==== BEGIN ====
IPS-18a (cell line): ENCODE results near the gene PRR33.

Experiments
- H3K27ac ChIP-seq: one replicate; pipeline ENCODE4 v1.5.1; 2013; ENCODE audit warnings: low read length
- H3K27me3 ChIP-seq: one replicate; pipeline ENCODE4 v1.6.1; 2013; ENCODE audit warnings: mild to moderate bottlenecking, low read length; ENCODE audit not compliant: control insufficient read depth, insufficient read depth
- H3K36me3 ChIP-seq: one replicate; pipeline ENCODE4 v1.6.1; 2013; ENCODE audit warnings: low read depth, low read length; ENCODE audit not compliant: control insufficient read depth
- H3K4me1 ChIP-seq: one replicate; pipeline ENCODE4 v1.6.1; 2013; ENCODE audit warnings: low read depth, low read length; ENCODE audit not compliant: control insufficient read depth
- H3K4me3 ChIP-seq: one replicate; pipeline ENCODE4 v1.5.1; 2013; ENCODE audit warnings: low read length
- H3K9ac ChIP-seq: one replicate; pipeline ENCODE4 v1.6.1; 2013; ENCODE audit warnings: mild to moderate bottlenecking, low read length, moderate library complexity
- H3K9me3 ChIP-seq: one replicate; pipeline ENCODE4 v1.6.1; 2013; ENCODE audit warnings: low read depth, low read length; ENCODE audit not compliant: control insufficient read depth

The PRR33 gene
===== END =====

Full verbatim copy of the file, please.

IPS-18a (cell line): ENCODE results near the gene PRR33.

Experiments
- H3K27ac ChIP-seq: one replicate; pipeline ENCODE4 v1.5.1; 2013; ENCODE audit warnings: low read length
- H3K27me3 ChIP-seq: one replicate; pipeline ENCODE4 v1.6.1; 2013; ENCODE audit warnings: mild to moderate bottlenecking, low read length; ENCODE audit not compliant: control insufficient read depth, insufficient read depth
- H3K36me3 ChIP-seq: one replicate; pipeline ENCODE4 v1.6.1; 2013; ENCODE audit warnings: low read depth, low read length; ENCODE audit not compliant: control insufficient read depth
- H3K4me1 ChIP-seq: one replicate; pipeline ENCODE4 v1.6.1; 2013; ENCODE audit warnings: low read depth, low read length; ENCODE audit not compliant: control insufficient read depth
- H3K4me3 ChIP-seq: one replicate; pipeline ENCODE4 v1.5.1; 2013; ENCODE audit warnings: low read length
- H3K9ac ChIP-seq: one replicate; pipeline ENCODE4 v1.6.1; 2013; ENCODE audit warnings: mild to moderate bottlenecking, low read length, moderate library complexity
- H3K9me3 ChIP-seq: one replicate; pipeline ENCODE4 v1.6.1; 2013; ENCODE audit warnings: low read depth, low read length; ENCODE audit not compliant: control insufficient read depth

The PRR33 gene